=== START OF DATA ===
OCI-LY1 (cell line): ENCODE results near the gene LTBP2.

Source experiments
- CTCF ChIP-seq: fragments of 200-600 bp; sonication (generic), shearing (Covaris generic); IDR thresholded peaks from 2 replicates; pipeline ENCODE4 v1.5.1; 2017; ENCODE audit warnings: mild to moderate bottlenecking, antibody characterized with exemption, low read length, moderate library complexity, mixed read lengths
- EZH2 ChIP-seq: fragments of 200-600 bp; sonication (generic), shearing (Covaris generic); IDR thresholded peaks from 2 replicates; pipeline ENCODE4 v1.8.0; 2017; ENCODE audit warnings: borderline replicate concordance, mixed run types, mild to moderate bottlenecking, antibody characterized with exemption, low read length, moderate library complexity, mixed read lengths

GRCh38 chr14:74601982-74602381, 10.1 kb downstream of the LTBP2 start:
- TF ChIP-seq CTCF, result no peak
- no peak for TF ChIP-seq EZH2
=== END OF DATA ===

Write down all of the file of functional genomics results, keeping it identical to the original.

OCI-LY1 (cell line): ENCODE results near the gene LTBP2.

Source experiments
- CTCF ChIP-seq: fragments of 200-600 bp; sonication (generic), shearing (Covaris generic); IDR thresholded peaks from 2 replicates; pipeline ENCODE4 v1.5.1; 2017; ENCODE audit warnings: mild to moderate bottlenecking, antibody characterized with exemption, low read length, moderate library complexity, mixed read lengths
- EZH2 ChIP-seq: fragments of 200-600 bp; sonication (generic), shearing (Covaris generic); IDR thresholded peaks from 2 replicates; pipeline ENCODE4 v1.8.0; 2017; ENCODE audit warnings: borderline replicate concordance, mixed run types, mild to moderate bottlenecking, antibody characterized with exemption, low read length, moderate library complexity, mixed read lengths

GRCh38 chr14:74601982-74602381, 10.1 kb downstream of the LTBP2 start:
- TF ChIP-seq CTCF, result no peak
- no peak for TF ChIP-seq EZH2